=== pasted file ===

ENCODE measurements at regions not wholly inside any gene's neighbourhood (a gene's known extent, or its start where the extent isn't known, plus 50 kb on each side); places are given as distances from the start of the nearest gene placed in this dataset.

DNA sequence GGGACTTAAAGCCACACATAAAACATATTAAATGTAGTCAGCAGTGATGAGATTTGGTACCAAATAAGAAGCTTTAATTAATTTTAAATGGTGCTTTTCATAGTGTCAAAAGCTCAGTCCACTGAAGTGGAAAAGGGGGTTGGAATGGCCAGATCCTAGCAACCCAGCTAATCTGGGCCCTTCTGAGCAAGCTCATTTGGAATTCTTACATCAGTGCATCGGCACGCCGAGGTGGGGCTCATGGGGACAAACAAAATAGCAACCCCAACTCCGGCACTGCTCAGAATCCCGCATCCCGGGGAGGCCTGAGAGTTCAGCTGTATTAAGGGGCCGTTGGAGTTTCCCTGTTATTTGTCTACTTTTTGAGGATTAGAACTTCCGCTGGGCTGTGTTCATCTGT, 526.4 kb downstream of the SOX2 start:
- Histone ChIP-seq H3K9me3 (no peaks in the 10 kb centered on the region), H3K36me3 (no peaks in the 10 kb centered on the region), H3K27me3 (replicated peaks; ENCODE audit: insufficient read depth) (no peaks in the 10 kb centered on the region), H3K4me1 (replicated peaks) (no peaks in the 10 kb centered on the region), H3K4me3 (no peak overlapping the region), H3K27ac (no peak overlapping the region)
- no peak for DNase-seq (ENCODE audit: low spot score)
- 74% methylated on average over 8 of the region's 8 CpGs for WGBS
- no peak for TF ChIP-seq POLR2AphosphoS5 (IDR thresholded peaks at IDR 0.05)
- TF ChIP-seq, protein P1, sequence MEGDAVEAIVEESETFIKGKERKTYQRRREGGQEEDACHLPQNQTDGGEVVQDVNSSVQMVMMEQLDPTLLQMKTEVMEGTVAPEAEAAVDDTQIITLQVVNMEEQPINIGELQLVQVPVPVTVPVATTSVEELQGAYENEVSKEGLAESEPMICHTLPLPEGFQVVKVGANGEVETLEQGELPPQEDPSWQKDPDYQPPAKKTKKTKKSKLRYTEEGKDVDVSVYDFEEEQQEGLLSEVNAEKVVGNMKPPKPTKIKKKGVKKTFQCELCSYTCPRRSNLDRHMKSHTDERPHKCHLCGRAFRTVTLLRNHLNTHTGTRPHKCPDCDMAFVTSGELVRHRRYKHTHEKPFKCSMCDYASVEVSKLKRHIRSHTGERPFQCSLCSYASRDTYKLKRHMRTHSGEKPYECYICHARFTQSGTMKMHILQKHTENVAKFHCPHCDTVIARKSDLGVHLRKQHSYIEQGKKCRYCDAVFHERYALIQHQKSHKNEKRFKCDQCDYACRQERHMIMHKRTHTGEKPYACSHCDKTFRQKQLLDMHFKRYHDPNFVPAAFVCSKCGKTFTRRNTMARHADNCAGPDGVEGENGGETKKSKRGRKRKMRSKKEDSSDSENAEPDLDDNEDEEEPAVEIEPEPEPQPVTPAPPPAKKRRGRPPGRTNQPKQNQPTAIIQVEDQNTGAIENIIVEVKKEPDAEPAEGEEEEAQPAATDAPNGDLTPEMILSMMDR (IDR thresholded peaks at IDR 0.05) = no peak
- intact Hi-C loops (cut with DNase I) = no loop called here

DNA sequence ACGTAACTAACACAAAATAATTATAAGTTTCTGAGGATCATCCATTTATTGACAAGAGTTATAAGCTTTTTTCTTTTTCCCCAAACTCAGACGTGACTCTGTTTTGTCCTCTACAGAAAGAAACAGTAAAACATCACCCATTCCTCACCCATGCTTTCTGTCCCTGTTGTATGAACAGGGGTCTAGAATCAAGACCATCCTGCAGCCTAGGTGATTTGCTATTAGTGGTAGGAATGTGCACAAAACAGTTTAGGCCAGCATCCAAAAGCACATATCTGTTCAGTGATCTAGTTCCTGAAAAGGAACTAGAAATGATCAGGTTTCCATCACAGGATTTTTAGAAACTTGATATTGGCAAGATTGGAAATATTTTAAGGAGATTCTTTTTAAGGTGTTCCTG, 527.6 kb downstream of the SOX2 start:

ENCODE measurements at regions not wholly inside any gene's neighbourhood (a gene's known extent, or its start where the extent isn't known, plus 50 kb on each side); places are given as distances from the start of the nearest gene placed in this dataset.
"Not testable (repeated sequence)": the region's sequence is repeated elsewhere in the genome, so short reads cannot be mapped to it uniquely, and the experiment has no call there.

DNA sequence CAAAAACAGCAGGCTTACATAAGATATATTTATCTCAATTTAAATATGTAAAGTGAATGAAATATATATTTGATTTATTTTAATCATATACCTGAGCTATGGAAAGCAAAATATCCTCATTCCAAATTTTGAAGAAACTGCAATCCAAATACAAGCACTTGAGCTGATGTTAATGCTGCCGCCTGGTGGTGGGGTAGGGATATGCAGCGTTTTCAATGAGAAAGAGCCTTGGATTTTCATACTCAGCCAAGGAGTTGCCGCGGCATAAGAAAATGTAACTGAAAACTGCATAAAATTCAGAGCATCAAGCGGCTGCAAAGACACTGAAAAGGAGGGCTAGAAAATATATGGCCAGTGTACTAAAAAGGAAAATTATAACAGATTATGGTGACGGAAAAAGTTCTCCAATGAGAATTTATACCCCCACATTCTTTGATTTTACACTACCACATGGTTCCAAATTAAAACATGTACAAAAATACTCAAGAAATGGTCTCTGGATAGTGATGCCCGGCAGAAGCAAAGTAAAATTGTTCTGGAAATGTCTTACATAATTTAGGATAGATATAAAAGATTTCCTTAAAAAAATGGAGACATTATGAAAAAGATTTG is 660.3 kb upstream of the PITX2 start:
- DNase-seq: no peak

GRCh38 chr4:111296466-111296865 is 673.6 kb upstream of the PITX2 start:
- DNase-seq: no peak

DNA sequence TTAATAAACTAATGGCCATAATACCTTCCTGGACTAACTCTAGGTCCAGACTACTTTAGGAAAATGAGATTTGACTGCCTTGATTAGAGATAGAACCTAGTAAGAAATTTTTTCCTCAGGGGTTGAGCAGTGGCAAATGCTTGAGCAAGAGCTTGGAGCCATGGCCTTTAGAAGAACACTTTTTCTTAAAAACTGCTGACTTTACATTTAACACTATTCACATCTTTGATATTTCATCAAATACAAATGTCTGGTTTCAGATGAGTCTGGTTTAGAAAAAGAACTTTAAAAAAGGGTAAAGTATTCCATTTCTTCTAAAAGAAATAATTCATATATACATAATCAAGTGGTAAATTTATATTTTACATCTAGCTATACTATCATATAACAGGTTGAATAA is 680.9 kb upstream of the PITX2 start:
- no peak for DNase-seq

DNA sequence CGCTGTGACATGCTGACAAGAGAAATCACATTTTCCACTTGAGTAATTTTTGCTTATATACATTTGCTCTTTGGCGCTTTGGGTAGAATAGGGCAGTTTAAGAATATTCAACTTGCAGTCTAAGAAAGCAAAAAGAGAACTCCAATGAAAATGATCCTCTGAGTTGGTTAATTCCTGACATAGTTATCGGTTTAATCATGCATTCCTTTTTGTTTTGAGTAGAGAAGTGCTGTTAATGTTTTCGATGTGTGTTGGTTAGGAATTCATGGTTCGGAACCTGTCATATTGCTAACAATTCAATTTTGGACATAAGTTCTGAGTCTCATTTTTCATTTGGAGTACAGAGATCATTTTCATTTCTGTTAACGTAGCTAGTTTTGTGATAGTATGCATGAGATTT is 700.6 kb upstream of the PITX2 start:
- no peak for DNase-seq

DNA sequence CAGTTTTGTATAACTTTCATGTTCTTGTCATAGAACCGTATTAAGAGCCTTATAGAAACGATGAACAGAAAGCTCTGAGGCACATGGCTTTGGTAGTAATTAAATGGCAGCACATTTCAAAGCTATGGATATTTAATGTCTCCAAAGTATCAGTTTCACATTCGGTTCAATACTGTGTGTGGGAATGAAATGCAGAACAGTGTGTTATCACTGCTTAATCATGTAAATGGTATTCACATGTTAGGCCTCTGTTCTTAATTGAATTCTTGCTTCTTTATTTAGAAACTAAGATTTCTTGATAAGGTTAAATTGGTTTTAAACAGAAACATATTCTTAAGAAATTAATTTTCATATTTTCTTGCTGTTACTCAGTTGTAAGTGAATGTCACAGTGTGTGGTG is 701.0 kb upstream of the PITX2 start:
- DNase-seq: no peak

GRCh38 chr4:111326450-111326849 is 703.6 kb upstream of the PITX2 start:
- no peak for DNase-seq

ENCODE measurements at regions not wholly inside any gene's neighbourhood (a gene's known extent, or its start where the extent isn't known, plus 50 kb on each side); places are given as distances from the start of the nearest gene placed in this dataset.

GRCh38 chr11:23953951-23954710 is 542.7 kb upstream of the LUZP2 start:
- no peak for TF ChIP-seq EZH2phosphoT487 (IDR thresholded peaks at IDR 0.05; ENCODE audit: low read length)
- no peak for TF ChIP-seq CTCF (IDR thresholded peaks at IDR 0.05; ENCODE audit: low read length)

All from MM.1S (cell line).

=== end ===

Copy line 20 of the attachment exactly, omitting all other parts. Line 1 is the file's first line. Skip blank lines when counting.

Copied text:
DNA sequence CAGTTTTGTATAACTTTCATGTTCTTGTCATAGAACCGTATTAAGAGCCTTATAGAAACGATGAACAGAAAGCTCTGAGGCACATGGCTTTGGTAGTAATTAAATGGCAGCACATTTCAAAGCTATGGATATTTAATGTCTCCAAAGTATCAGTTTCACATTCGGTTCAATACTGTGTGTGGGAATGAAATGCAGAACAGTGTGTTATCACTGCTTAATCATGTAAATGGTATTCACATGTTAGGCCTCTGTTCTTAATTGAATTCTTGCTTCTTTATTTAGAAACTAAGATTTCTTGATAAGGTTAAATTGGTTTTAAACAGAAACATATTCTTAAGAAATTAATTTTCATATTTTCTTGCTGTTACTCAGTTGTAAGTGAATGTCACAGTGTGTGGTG is 701.0 kb upstream of the PITX2 start: